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Last Updated:02/08/11

USA Today

U.S. Shouldn't Interfere with man's trial in Pakistan

By Selig Harrison
CIP Asia program
February 08, 2011

A pistol-packin' private American security contractor on a motorcycle kills two Pakistani civilians allegedly attempting to rob him. Another Pakistani is killed when a U.S. diplomat from the nearby consulate in Lahore, rushing to the rescue, goes the wrong way down a one-way road. This debacle is the new symbol of a hated U.S. presence that feeds the propaganda mills of the growing Islamist forces in Pakistan.

To be sure, the U.S. presence is constantly dramatized by the massive civilian casualties resulting from CIA drone attacks against suspected terrorist hideouts in the border tribal regions. But this is far away to most Pakistanis. The Lahore killings, in one of the nation's most populous shopping districts, have made "Yankee Go Home" the new battle cry of the heartland.

This is an explosive issue because many private contractors are not protected by diplomatic immunity and, unlike U.S. troops stationed in another country, are not subject to the Status of Forces Agreements — defining which country has jurisdiction over crimes — that would normally cover a case such as the Lahore shootings.

Propaganda bonanza

For the biggest Islamist group in Pakistan, Lashkar-e-Taiba, the Raymond Davis case has been a propaganda bonanza. More than 20,000 people turned out for a Lahore rally to demand Davis' prosecution on murder charges.

By a somber coincidence, the shooting case has coincided with U.S. government disclosures that Islamabad has been stepping up its production of uranium and plutonium and now has a nuclear arsenal of more than 100 deployed weapons, exceeding the Indian nuclear arsenal. U.S. handwringing over this revelation is absurd. Where does Islamabad get the money for its nuclear arsenal? Directly from Washington in the form of the International Monetary Fund credits that keep Pakistan afloat, and from the annual subsidies of $1 billion given to the armed forces in the name of counterterrorism.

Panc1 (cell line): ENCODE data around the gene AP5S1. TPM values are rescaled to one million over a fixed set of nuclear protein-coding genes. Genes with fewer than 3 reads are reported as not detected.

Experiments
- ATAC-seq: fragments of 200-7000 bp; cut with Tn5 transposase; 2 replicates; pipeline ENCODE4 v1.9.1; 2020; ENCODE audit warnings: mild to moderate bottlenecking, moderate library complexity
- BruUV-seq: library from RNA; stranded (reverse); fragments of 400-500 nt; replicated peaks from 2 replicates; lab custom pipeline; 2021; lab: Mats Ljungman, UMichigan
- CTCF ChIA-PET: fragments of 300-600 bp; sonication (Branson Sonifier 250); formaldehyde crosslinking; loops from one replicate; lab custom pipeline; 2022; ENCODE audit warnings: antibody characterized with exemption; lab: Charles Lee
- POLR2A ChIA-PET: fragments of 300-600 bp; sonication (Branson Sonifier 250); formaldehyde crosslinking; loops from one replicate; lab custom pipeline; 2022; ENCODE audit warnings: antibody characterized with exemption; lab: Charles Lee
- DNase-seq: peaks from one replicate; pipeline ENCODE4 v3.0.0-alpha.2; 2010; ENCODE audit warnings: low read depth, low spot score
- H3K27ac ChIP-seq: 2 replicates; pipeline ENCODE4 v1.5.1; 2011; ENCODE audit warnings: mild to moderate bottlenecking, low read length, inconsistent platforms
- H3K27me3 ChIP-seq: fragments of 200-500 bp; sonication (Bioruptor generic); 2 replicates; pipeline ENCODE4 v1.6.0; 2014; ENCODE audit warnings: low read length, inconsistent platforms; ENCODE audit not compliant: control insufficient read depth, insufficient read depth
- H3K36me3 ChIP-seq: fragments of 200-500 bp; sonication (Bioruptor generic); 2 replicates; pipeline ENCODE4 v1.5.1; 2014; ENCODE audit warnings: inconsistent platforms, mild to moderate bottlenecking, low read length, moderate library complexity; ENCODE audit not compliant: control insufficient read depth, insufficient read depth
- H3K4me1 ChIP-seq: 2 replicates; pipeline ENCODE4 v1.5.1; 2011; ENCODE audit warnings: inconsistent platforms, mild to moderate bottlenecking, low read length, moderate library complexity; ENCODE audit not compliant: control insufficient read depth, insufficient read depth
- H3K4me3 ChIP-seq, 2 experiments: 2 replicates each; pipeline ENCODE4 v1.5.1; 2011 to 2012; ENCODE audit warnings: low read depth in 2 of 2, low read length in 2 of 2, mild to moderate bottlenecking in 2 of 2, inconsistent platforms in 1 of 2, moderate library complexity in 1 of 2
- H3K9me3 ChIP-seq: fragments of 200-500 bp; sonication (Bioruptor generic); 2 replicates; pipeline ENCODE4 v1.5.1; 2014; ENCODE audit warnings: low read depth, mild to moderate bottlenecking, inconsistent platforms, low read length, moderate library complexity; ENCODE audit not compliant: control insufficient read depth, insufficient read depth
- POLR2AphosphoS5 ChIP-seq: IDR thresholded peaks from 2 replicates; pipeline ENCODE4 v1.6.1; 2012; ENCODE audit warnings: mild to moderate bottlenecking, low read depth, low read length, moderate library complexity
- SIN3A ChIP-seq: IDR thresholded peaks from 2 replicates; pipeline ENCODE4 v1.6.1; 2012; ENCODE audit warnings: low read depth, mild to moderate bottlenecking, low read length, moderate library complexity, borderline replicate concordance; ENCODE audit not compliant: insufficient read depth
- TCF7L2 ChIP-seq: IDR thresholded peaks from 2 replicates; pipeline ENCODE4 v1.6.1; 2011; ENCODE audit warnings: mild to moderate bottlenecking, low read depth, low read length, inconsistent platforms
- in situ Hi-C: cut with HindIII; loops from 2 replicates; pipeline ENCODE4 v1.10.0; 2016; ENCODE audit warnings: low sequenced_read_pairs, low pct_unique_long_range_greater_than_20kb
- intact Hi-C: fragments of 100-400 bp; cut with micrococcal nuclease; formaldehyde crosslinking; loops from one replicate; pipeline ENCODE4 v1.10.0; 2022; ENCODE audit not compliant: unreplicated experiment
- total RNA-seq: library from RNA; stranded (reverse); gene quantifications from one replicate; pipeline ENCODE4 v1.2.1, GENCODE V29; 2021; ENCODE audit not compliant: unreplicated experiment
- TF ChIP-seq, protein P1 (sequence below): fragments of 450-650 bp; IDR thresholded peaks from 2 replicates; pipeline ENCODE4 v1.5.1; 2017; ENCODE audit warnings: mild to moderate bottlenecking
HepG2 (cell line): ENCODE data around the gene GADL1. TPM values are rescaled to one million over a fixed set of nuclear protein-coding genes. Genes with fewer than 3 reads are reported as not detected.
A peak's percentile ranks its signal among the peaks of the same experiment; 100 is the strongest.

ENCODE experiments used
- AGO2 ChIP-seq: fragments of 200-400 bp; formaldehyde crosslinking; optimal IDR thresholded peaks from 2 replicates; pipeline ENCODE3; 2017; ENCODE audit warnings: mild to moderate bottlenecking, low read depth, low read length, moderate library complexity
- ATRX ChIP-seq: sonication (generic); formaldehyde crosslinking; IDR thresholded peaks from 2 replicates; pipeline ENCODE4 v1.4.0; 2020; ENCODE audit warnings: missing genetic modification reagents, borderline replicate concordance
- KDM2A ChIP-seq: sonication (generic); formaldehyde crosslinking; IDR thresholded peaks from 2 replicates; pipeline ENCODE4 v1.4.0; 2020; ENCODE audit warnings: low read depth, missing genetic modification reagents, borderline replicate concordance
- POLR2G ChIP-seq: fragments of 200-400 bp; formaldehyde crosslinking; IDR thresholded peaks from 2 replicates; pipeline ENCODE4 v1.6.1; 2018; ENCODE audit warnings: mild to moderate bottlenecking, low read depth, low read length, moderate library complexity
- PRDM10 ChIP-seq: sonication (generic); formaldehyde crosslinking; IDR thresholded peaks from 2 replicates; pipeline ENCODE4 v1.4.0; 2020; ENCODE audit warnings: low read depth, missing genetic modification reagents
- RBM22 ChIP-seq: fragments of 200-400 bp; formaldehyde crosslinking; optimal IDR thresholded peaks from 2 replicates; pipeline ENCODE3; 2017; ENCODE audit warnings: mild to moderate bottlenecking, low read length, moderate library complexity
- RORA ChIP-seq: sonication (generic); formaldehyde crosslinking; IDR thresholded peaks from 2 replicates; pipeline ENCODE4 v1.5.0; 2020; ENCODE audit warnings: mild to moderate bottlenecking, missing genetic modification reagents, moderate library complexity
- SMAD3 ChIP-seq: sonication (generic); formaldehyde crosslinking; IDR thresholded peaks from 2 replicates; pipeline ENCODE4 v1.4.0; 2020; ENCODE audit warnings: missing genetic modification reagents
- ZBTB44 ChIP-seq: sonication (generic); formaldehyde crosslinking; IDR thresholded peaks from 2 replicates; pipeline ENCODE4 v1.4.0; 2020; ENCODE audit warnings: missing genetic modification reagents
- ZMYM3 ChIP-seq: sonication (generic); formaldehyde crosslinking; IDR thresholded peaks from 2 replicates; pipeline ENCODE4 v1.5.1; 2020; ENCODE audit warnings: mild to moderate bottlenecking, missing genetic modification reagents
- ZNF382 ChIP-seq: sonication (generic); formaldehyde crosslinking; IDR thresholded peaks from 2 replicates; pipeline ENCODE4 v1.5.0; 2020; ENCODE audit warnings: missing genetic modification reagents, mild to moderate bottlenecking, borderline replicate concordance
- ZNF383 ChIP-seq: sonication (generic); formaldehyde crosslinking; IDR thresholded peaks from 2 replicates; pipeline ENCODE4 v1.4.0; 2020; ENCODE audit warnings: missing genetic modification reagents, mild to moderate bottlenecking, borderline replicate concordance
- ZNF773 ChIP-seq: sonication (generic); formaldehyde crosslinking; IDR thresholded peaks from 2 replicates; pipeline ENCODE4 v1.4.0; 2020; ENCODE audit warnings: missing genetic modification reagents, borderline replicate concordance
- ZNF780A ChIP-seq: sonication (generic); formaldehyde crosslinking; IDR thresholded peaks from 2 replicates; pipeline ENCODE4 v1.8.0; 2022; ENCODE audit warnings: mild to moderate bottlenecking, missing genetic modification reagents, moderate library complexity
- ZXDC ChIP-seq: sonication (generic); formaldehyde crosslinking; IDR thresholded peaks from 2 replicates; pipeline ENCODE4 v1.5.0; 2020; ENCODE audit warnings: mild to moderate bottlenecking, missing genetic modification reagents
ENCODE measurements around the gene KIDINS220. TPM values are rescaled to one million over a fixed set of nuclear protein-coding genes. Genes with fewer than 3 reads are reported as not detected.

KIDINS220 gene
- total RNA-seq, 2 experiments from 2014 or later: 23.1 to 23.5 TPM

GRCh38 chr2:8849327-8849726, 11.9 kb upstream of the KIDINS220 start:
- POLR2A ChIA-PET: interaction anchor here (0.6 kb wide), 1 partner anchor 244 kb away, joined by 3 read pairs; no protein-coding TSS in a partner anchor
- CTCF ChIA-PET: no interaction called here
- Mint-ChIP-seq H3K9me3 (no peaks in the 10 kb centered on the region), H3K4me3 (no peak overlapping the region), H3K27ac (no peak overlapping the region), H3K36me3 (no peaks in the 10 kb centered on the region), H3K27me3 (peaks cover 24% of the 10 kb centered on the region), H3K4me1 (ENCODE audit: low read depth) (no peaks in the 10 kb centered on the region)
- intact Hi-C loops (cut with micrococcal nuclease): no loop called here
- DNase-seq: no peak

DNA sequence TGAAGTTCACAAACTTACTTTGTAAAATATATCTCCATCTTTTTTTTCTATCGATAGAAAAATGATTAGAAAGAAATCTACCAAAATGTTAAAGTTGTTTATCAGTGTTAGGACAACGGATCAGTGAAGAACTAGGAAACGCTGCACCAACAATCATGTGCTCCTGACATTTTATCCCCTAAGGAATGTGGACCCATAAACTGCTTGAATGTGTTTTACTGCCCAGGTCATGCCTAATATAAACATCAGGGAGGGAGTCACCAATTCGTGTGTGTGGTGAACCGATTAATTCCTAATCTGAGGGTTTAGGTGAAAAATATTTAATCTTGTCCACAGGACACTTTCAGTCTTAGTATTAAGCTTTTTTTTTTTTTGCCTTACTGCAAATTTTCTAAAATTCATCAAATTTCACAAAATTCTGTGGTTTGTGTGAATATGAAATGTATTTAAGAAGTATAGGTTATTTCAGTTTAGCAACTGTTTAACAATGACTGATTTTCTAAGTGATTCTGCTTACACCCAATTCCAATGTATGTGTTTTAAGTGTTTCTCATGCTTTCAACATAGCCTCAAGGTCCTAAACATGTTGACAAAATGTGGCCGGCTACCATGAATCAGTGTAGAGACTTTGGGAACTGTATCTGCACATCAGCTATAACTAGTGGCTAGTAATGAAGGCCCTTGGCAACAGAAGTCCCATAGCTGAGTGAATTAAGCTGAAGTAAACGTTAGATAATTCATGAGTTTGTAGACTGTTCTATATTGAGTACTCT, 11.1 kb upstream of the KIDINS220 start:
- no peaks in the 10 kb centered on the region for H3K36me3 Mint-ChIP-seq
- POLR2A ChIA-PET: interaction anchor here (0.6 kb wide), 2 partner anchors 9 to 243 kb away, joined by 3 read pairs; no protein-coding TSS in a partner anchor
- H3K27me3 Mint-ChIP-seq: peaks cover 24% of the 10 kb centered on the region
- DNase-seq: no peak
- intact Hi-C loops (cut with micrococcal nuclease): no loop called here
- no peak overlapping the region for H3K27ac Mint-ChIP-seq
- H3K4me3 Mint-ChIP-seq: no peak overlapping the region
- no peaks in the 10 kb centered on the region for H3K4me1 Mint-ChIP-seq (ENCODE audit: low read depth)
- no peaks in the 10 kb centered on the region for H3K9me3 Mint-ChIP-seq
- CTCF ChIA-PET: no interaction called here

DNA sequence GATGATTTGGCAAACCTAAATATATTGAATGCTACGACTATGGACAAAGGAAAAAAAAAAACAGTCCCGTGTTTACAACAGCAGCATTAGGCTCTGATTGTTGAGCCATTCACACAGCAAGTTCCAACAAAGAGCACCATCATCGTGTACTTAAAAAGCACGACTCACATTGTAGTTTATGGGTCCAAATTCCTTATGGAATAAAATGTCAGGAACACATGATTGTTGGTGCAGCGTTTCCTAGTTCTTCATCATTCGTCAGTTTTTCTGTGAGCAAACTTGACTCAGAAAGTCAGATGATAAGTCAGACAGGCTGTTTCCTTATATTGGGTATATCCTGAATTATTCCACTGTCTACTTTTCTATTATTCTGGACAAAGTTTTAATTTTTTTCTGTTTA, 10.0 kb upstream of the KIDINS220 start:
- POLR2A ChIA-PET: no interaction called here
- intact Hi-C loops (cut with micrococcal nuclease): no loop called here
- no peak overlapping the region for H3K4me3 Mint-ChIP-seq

This nuclear capability is not in itself threatening to the U.S. or to India unless it falls into the hands of Islamists, including supposedly well-screened employees of the nuclear establishment who are potential "closet" Islamists. It is the psychological impact of the shooting on these "closet" Islamists inside the nuclear establishment that makes the Davis case so damaging.

Leave it to CIA, FBI

The U.S. does need covert action in Pakistan, but this should be carried out by the FBI and the CIA, not by private operatives. Indeed, the CIA and FBI played a key role in getting Pakistan to crack down on al-Qaeda and other terrorist groups by confronting Pakistani agencies with communications intercepts pinpointing their hideouts. This was the case when Khalid Sheikh Mohammed, the third-ranking al-Qaeda leader, was arrested in March 2003 after an FBI tip.

What the U.S. should do now is accept Pakistan's handling of the Davis case without interference and then phase out all private security operations to defuse Pakistani public opinion. The mini-drama over the Davis case might seem unimportant given the tumultuous events in Egypt, but it will have a direct impact on U.S. interests and could affect U.S. relations with Gen. Ashfaq Kayani, the ruling army chief. He does not have to worry about an Egypt-style uprising because Pakistan is too ethnically fractured to organize a unified challenge to army rule. But Kayani would have to worry if the U.S. patrons who subsidize him become more of a political liability than an asset.

Ironically, anti-American passions in Pakistan divert popular discontent from focusing on the army dictatorship that not only controls the country militarily but also a business empire with assets of more than $38 billion, ranging from real estate and insurance companies to airlines.

The Davis case is useful to Kayani as a nationalist rallying cry, and he is likely to let the U.S. Embassy protest in vain while the Pakistani legal process grinds on.

Selig S. Harrison is director of the Asia Program at the Center for International Policy.

Copyright 2011 USA Today. Original article available here.

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